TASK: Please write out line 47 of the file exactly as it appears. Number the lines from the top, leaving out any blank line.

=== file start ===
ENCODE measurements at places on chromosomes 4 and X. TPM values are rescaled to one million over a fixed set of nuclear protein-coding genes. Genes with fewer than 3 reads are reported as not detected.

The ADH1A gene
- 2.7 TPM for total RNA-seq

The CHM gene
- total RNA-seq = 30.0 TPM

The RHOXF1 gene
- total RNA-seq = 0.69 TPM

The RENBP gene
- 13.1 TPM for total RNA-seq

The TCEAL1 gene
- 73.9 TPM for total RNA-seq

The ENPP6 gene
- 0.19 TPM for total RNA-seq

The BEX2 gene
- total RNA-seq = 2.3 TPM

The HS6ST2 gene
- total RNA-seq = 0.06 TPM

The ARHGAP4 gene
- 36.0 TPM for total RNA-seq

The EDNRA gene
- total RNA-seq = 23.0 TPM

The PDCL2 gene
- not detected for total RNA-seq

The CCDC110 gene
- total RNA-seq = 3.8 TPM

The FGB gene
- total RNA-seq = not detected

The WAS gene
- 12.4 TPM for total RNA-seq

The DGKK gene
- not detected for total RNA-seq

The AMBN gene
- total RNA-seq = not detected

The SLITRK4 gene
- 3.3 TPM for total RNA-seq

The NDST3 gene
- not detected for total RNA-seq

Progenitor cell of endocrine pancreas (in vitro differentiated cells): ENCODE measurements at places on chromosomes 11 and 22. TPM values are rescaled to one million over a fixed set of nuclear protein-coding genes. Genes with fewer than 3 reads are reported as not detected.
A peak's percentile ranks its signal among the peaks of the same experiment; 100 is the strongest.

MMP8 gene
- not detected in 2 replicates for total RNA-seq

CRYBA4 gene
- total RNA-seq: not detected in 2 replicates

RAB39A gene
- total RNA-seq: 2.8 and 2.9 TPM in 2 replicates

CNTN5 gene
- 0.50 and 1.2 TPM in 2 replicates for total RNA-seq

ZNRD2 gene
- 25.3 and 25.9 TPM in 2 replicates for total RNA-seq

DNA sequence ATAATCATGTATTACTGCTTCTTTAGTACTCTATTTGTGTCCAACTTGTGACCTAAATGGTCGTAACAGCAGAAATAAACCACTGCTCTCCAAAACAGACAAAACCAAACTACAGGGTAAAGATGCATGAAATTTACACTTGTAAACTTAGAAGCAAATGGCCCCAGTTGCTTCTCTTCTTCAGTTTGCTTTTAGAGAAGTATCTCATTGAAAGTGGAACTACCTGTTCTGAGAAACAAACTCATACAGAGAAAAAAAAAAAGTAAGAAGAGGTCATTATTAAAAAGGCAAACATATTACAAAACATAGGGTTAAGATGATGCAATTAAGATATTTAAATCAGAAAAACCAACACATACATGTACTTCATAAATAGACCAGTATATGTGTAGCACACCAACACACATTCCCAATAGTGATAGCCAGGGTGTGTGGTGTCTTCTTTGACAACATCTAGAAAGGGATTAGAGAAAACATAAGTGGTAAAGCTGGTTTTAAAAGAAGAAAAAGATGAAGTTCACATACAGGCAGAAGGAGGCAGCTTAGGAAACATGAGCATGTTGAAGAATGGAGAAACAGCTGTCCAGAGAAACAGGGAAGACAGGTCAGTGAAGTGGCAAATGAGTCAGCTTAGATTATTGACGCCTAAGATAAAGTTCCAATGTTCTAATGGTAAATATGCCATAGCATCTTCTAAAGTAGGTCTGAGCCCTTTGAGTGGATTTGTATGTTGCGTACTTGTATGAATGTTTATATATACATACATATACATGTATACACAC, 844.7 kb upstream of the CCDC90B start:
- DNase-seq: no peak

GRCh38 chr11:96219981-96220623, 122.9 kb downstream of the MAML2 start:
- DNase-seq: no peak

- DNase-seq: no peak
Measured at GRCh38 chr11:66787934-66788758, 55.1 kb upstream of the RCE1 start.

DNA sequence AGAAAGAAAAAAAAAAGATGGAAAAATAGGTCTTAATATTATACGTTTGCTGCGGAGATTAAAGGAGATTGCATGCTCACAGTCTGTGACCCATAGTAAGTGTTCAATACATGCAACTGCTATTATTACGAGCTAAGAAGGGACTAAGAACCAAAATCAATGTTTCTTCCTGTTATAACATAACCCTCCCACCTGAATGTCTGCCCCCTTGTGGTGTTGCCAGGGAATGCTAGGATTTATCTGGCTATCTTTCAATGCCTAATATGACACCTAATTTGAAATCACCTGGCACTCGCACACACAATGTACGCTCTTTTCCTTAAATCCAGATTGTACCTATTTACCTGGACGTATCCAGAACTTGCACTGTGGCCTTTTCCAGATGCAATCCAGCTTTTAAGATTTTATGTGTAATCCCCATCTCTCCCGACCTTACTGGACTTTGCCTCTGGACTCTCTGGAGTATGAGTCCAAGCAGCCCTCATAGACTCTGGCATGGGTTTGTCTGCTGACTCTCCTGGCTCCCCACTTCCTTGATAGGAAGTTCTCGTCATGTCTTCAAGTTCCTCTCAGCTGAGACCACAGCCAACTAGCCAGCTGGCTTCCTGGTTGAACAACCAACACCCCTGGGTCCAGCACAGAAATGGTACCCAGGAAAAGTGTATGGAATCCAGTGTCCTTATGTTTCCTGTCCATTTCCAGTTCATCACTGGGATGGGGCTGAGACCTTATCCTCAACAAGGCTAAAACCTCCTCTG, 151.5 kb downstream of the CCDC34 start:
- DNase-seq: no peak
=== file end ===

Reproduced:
- 0.50 and 1.2 TPM in 2 replicates for total RNA-seq